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Mogg: England are in safe hands with my old pal Roy

By Gloucestershire Echo  |  Posted: November 14, 2012

  • SAFE HANDS: Dave Mogg handling the ball in front of the Prestbury Road end of Whaddon Road

  • TOP BOSS: Roy Hodgson managed Mogg during a stint at Bristol City, and (right) Mogg lining up for the Robins

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DAVE Mogg spent 18 months at Cheltenham Town during their first spell in the Conference, having already worked under one of the brightest young managers in the game: Roy Hodgson.

The goalkeeper started out as a youngster at Bristol City, where current England boss Hodgson was cutting his teeth as a coach under boss Bobby Houghton.

He then spent time in Sweden with Åtvidabergs FF before returning to work under Hodgson, who had then become manager at Ashton Gate.

Although he failed to break into the first team at City, Mogg said it was clear Hodgson was destined for the top.

"He was about 34 at the time and such a nice guy," Mogg said.

"When I watch interviews with him now he is no different to how he was then, apart from having so much more experience of course.

"He was extremely hard working and he has reaped the benefits for that now because he's been in charge of some big clubs and countries and it would be nice to meet up with him sometime.

"He was instrumental in me going to Sweden and I enjoyed my time there. Roy started off coaching at Halmstads in Sweden and then went to Bristol City as assistant and then manager.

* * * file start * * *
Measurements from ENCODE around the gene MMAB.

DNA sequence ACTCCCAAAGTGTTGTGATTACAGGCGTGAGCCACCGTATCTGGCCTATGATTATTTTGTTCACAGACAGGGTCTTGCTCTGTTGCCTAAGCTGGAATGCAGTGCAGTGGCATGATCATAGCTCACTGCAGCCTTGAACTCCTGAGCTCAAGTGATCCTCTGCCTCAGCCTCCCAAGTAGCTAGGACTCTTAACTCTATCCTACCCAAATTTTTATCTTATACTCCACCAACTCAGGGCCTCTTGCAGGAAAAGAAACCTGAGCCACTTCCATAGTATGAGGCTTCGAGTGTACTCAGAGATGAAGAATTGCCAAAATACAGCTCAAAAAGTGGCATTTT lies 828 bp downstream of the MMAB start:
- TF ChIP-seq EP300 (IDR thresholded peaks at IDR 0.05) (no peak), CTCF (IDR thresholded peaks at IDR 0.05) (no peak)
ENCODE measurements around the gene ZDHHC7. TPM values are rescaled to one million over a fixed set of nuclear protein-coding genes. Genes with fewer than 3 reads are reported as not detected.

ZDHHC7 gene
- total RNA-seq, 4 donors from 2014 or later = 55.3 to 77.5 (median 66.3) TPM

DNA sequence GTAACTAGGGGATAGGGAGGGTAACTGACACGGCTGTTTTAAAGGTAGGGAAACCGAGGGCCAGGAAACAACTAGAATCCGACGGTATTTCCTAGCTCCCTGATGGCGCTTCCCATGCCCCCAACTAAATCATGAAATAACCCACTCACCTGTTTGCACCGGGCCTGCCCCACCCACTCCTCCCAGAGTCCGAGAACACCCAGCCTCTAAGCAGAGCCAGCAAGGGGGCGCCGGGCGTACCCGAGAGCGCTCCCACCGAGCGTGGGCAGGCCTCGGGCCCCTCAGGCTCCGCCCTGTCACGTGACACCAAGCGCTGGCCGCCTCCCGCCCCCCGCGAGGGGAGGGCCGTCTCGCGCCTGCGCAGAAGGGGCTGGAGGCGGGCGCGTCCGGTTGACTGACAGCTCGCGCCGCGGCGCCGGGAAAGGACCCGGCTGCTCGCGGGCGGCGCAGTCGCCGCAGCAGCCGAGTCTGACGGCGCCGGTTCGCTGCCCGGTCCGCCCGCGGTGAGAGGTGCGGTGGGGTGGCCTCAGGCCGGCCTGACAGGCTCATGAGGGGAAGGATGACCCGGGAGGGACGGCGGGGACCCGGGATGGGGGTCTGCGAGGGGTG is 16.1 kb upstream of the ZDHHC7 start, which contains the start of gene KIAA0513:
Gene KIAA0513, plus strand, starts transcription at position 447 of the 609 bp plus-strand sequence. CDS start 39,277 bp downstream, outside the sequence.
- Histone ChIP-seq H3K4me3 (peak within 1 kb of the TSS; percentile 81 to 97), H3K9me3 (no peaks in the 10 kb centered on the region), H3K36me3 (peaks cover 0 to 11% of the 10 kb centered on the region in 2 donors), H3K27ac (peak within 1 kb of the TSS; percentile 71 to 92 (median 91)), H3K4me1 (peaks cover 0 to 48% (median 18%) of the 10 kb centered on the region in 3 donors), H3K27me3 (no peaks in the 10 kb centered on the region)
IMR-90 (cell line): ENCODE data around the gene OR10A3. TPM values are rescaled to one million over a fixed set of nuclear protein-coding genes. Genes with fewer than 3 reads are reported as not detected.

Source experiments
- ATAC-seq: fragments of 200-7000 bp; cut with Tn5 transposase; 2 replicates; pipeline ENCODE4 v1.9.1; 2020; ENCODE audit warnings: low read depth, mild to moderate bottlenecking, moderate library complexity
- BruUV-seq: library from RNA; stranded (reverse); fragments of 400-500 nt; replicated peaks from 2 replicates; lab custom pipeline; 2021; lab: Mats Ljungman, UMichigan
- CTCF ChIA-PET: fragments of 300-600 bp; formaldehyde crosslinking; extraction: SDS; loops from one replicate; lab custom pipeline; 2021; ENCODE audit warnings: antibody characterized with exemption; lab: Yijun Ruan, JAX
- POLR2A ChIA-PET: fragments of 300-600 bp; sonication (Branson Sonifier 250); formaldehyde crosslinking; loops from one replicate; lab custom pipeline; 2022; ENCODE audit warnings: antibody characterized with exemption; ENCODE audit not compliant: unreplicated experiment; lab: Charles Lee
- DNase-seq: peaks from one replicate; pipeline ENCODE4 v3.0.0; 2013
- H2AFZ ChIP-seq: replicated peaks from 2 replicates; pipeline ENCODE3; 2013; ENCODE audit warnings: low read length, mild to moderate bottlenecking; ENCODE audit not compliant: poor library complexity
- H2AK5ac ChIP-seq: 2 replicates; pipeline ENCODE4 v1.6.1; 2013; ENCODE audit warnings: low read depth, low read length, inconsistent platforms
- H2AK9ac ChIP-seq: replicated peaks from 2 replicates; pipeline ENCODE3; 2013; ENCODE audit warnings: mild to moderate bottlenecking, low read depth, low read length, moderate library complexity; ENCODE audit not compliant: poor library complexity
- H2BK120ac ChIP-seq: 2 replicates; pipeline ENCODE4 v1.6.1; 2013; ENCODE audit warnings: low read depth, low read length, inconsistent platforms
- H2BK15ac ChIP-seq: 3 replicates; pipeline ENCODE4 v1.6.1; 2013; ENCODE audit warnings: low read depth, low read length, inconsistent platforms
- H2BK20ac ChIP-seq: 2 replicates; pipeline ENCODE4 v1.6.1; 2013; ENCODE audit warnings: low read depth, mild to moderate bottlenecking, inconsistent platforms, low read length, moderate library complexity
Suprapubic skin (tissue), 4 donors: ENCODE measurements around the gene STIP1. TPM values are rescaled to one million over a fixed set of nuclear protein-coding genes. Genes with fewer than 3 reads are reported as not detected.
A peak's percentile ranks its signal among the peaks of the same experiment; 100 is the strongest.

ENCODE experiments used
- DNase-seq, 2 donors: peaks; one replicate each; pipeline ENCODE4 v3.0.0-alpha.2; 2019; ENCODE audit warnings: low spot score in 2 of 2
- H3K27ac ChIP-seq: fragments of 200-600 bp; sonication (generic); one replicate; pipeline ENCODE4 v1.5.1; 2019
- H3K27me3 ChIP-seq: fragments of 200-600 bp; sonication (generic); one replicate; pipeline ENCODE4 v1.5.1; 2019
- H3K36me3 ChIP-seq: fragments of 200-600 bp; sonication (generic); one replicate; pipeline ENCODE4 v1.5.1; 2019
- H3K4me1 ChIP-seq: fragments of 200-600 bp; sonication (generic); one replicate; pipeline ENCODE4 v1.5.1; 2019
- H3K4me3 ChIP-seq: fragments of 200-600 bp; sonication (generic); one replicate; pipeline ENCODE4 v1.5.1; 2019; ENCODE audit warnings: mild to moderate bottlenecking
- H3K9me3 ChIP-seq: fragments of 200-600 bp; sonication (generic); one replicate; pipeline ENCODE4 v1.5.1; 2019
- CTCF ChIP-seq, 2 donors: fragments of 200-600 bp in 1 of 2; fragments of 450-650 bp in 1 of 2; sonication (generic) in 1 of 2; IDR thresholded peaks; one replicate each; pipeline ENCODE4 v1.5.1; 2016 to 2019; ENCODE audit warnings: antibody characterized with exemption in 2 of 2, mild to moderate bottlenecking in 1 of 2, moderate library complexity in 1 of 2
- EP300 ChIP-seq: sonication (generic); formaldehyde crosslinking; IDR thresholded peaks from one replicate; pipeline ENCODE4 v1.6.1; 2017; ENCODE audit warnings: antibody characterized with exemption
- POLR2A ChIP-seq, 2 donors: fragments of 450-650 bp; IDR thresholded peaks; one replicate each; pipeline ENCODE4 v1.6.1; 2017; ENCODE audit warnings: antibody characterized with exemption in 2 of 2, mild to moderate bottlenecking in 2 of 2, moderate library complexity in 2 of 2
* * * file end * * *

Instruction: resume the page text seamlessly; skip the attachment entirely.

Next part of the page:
"I never rated Houghton as a manager, but he went on to take Malmö to the European Cup final where they lost to Nottingham Forest."

After leaving City for a second time Mogg dropped into non-League football, where he was to spend the remainder of his long career.

He performed consistently at Bath City for five seasons before joining John Murphy's Cheltenham in February 1988.

He moved on to Gloucester City before another five-year stint at Bath, where he was player of the year three years in a row and ended with a club record of 519 appearances in 1997.

Mogg then joined Forest Green for a short spell before their rise to the Conference, and he went on to represent Salisbury City, Weston-super-Mare and Clevedon Town before concentrating on coaching.

He was player assistant manager under John Relish during a second spell at Weston, before fulfilling the same role at Clevedon and then Taunton Town.

Mogg then took on the role of manager at Hallen in the Western League before a two-year spell in the hot seat at Yate Town.

Since leaving Yate Mogg has acted as goalkeeping coach at Mangotsfield United and Chippenham Town, but he has been out of football for around 18 months – mainly due to a back injury.

He made his last competitive outing in goal for Hallen at the age of 45, having initially hung up his gloves two years earlier with some performances for Taunton.

"I was very lucky to carry on for as long as I did because I did my cruciate ligament at 37 playing for Weston," he said.